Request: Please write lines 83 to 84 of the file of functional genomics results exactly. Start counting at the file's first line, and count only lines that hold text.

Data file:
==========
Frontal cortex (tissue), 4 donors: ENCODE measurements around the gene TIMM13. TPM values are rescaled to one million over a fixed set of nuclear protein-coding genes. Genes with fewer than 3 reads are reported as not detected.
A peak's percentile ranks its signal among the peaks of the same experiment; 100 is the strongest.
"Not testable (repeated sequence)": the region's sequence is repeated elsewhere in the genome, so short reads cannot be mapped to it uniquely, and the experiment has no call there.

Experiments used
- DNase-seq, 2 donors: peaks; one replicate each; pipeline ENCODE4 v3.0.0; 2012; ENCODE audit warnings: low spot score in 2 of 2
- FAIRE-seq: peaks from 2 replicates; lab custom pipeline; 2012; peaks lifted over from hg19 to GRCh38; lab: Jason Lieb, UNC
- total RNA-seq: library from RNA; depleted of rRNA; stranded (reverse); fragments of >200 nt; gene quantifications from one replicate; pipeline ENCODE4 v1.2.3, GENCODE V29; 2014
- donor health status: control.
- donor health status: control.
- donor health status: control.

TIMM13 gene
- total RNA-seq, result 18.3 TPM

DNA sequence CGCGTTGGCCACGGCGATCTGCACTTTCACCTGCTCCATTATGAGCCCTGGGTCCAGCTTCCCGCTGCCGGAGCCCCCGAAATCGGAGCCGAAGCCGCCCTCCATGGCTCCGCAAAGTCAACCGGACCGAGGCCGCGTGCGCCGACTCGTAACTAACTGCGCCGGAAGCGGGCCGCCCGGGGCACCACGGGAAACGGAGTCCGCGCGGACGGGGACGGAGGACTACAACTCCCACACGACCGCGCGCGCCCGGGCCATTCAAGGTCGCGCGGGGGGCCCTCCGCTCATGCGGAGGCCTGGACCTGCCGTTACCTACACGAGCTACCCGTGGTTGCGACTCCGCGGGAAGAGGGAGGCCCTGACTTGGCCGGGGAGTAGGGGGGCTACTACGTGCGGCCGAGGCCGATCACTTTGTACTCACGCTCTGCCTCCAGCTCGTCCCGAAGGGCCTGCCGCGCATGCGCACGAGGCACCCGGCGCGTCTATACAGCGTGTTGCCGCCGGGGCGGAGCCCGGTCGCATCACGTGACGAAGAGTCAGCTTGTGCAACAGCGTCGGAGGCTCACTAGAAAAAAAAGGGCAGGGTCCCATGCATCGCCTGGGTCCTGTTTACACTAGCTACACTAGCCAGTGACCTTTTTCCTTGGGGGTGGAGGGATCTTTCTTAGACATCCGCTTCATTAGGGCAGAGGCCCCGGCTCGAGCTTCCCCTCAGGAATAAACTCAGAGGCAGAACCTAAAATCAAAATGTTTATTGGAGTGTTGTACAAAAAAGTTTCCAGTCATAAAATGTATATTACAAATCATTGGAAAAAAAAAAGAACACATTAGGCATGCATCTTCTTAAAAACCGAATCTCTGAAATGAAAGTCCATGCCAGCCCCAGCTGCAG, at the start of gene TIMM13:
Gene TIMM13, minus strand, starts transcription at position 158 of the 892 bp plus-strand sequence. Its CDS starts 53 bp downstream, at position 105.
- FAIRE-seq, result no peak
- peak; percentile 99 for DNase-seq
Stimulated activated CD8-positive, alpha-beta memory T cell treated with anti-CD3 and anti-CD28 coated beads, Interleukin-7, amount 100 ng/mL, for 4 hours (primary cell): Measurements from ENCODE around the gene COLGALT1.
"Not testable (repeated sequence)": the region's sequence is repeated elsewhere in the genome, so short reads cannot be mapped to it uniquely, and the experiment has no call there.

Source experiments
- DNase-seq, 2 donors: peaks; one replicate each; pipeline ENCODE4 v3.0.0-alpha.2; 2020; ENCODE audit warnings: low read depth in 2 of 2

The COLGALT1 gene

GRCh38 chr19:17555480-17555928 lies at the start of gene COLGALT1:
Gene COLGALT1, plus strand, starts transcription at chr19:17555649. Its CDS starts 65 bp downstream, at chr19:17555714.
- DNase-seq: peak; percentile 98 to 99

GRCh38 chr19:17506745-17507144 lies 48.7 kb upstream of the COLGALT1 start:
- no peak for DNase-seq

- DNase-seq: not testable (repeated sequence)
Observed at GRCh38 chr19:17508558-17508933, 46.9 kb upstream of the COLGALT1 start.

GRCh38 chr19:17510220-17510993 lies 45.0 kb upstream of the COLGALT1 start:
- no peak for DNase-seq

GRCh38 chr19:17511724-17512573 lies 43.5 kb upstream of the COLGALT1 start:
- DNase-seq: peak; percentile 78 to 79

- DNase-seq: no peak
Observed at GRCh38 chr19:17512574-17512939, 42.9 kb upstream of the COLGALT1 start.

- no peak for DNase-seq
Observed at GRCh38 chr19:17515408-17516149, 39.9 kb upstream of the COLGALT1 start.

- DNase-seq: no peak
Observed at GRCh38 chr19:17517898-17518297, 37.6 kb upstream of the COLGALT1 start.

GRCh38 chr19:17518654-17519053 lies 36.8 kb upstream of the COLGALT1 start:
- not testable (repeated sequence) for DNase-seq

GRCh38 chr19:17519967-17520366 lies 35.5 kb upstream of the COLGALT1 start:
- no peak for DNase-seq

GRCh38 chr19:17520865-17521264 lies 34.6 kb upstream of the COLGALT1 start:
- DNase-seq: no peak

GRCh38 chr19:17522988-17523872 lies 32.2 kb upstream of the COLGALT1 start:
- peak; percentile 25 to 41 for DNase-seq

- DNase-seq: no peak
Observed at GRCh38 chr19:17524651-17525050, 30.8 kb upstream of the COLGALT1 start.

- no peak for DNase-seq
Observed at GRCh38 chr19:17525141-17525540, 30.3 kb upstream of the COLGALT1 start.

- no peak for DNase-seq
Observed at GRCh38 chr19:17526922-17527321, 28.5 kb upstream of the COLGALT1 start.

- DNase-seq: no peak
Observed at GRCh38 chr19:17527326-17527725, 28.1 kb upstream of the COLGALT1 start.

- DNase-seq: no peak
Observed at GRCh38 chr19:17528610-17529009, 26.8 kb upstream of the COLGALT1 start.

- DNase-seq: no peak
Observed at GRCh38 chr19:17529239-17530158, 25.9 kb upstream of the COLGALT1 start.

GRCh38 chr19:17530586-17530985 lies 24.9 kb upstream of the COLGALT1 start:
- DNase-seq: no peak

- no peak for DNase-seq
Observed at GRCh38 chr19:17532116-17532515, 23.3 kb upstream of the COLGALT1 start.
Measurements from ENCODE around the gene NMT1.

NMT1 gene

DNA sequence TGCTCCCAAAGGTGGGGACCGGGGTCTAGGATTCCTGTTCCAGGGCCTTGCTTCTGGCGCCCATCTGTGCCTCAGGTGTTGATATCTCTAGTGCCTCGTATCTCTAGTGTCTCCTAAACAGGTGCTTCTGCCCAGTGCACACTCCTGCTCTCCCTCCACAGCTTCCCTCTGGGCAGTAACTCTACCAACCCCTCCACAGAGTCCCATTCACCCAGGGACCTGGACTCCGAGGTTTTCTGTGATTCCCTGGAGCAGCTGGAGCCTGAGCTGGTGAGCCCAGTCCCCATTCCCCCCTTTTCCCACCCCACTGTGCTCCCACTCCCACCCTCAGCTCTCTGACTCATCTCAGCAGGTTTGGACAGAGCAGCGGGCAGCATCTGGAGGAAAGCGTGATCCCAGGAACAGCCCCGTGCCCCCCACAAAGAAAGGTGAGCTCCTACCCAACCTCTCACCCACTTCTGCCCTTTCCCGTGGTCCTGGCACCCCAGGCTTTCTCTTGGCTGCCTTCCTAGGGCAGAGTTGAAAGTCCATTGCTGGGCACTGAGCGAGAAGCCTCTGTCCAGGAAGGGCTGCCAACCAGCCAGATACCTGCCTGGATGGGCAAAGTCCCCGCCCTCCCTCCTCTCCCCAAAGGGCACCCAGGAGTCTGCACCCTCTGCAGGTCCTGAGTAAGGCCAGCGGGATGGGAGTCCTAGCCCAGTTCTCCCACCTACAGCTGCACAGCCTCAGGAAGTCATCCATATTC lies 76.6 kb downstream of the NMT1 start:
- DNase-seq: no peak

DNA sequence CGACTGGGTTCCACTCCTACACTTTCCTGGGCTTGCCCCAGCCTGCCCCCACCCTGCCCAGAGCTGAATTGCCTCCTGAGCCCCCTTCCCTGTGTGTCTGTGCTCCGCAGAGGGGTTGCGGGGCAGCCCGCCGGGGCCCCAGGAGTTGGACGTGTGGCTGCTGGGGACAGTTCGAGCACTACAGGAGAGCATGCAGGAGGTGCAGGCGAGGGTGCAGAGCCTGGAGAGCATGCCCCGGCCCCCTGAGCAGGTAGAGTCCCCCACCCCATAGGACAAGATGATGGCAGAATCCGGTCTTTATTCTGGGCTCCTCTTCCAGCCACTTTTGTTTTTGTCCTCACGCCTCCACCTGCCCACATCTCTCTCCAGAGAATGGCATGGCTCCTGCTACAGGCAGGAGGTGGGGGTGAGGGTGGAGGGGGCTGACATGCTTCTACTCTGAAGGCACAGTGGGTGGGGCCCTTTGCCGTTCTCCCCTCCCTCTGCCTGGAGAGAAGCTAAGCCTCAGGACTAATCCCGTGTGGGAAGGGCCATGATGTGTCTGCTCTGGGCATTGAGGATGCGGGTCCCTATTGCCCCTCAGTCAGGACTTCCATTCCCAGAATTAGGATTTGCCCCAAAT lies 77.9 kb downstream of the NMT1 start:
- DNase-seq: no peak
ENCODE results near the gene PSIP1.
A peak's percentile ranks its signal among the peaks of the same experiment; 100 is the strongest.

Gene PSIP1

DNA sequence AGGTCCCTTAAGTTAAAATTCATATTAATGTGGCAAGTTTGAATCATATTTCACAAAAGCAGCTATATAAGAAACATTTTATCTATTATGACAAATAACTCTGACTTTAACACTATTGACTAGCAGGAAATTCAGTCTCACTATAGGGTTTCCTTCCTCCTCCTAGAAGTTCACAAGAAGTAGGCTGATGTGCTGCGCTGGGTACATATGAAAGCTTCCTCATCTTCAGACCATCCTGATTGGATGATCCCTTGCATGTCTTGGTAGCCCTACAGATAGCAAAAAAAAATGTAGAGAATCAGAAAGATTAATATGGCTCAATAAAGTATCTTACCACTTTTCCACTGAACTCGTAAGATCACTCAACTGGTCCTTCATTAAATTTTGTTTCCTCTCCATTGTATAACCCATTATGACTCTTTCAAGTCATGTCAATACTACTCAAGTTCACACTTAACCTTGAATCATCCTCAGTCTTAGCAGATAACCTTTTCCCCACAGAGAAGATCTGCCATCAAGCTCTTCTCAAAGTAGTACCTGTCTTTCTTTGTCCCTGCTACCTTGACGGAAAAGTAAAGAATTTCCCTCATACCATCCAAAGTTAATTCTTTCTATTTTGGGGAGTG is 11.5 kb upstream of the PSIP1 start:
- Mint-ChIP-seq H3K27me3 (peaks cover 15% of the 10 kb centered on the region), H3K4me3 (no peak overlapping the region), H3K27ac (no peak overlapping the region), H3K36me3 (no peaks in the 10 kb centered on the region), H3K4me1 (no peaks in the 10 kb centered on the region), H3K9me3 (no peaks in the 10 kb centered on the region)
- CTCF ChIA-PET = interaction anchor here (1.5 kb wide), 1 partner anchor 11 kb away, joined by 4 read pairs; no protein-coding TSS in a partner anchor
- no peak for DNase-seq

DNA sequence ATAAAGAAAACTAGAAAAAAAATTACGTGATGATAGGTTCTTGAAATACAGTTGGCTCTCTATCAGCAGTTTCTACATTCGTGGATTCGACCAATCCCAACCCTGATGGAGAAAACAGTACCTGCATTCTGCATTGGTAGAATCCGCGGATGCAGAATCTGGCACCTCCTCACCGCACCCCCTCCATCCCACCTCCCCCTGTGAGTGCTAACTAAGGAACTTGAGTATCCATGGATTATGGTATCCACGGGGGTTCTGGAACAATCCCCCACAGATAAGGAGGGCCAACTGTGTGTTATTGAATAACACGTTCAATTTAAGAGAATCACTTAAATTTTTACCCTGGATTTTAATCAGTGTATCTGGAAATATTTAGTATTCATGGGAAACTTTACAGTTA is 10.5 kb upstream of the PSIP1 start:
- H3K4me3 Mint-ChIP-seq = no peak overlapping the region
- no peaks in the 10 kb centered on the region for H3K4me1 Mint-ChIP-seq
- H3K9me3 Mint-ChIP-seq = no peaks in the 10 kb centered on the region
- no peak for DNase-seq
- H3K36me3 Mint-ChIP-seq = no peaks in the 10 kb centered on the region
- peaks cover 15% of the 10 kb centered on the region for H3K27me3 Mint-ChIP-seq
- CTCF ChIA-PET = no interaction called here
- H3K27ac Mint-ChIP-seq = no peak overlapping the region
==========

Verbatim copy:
- CTCF ChIA-PET = no interaction called here
- H3K27ac Mint-ChIP-seq = no peak overlapping the region